Morning, Thursday, 12th December 2019
THIS EVENT IS CPD CERTIFIED
This timely seminar will consider the future for arts and culture in England.
Delegates will discuss future funding, improving participation and engagement, and on the Arts Council England’s (ACE) new ten-year strategy, which will take effect from April 2020.
With private investment in arts and culture being the most common source of income in the sector, delegates will consider more can be done to drive investment outside London, with ACE’s own Private Investment in Culture Survey finding that two-thirds of private investment goes to London-based organisations.
We expect discussion to reflect the ongoing debates around the ethical dimension to fundraising in the sector and latest developments in corporate sponsorship of the arts.
Delegates will share thinking on how the growth of collaborative partnerships in the sector could help organisations achieve operational excellence and be more financially resilient in the face of tighter budgets.
It comes with the Cultural Cities Enquiry, recently published by the CoreCities consortium of urban local authorities, highlighting the fragmented nature of the cultural sector and making recommendations for providing greater networked access to business skills that would allow organisations to share resources.
The agenda includes a speaking contribution from Jack Rubin, Chief Executive Officer and Co-Founder, Tessitura Network on the potential of software that facilitates collaboration and information sharing between arts organisations, and supports ticketing, marketing, and fundraising for cultural organisations.
In the context of the Culture is Digital update from government, delegates will assess progress in addressing the skills gap and improving innovative applications of new technologies as well as opportunities for future development.
We expect a case study on developing new approaches to widening engagement and creating new experiences for audiences, which can result in increased revenue for organisations.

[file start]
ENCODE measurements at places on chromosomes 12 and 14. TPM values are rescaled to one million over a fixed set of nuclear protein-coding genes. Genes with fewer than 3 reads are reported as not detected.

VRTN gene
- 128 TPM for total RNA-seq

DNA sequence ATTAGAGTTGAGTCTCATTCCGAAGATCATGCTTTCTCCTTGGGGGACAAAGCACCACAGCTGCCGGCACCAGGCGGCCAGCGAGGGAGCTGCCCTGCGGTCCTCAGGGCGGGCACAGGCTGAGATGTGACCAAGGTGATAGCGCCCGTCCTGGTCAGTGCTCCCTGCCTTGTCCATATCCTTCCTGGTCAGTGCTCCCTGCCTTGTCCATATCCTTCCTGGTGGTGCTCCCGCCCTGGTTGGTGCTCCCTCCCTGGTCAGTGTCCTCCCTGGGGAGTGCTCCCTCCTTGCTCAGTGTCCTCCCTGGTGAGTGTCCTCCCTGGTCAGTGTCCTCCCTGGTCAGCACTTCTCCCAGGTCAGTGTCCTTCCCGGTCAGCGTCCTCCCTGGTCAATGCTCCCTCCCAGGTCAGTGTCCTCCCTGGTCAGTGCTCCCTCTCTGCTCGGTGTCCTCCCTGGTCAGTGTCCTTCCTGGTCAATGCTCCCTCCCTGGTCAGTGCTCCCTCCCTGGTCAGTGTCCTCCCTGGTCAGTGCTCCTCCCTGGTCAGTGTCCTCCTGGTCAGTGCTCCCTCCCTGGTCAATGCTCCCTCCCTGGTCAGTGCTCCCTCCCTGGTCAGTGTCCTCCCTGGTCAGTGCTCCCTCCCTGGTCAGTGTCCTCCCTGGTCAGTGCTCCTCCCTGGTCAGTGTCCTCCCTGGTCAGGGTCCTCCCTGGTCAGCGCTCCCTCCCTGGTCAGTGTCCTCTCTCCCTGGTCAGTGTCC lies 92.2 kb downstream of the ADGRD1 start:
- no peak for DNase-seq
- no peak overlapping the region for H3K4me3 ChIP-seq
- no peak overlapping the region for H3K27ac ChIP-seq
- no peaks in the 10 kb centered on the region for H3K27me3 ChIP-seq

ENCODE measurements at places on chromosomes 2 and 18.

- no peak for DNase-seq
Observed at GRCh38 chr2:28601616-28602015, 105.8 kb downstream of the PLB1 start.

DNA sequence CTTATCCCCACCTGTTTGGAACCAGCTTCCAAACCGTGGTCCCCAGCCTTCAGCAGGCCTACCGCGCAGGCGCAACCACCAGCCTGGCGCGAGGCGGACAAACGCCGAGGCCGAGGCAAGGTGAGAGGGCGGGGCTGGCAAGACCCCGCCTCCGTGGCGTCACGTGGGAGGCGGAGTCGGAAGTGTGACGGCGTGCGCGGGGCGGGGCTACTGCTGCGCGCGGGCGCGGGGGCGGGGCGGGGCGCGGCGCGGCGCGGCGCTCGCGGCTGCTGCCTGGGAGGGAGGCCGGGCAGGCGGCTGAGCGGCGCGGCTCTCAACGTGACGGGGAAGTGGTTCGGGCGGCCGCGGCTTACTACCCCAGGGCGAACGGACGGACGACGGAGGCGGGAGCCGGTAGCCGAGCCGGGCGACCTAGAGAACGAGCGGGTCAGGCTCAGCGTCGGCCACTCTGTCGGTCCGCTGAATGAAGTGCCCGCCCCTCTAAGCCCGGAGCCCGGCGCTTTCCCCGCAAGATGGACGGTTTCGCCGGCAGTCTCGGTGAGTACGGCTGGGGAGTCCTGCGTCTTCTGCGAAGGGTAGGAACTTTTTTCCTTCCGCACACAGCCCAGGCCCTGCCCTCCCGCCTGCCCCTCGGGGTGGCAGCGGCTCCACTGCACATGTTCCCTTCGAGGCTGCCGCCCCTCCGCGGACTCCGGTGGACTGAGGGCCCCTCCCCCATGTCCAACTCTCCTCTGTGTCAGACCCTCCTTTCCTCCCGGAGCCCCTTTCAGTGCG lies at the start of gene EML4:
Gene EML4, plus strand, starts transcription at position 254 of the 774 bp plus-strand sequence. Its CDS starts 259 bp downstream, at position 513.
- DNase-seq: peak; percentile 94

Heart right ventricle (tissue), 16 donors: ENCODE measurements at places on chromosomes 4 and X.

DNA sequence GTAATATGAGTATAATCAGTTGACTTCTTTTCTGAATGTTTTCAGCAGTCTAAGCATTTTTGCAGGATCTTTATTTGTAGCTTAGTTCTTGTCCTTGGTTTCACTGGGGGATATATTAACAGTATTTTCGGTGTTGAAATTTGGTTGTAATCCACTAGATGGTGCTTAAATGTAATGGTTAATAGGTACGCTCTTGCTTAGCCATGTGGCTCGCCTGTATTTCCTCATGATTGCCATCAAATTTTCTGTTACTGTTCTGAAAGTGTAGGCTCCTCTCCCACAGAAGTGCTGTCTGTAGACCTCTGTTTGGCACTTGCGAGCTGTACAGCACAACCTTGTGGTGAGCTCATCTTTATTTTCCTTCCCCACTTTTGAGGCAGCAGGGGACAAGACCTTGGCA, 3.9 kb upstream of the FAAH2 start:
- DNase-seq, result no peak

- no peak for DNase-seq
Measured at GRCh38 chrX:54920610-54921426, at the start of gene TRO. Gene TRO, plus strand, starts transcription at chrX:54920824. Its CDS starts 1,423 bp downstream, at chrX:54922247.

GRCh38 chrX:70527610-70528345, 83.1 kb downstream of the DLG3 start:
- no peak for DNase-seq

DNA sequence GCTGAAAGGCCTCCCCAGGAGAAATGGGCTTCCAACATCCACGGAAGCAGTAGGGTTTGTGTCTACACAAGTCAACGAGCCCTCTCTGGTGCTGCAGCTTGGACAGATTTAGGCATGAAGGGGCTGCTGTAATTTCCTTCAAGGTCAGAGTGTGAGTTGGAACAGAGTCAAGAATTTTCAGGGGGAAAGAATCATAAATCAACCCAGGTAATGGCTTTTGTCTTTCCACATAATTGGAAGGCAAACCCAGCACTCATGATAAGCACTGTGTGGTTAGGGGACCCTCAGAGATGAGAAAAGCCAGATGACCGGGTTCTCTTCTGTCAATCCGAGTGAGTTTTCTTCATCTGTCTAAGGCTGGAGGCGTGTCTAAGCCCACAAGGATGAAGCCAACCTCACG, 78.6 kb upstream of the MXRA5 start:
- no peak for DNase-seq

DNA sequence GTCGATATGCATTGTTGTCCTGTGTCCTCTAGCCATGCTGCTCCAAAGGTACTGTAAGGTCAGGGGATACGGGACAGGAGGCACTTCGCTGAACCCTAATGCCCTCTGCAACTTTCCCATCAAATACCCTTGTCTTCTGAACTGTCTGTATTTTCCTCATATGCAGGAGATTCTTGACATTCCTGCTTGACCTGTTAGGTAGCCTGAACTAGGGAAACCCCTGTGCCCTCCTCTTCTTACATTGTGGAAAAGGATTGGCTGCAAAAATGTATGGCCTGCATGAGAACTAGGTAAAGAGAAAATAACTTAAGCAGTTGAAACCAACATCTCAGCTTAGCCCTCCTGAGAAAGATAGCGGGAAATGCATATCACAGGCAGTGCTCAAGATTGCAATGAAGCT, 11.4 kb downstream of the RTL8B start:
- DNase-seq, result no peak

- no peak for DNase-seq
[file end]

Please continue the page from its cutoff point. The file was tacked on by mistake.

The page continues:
ACE’s consultation on their draft strategy highlighted concerns from respondents that smaller organisations face greater obstacles in taking risks.
The conference will also provide the opportunity for discussion on what more can be done to support creative and cultural organisations to undertake research and development - including mitigating the financial risks through funding, access to knowledge from industry experts, and advice on how to make creative innovation commercially viable.
The ACE draft strategy highlighted inequality of access to publicly funded culture, challenges for engagement of young people with the arts, and the development of the cultural workforce.
Delegates will discuss opportunities for widening participation and engagement with arts and culture throughout the country.
This is expected to include regional and socio-economic imbalances, the development of local, community-driven projects, and making the sector more representative of audience - with locally accessible high-quality arts and culture expected to be a key strategic goal for ACE over the next decade.
What more should be done to increase the exposure of children and young people to arts and culture and nurture creativity both within and outside of the education system will also be assessed.
Further sessions will consider priorities for developing the sector’s workforce and addressing skills shortages in the creative industries - including helping a more diverse group of young people enter the sector, developing a broader talent pool to draw on, and ensuring that the sector is attracting young people with the skills it needs.
It follows initiatives such as the Creative Careers Programme which aims to communicate to young people the full range of careers in the sector and provide professional advice on the pathways available to those roles, and the Government’s recently announced Film and TV Apprenticeships pilot which seeks to enable young people from underrepresented groups to work on UK films and television.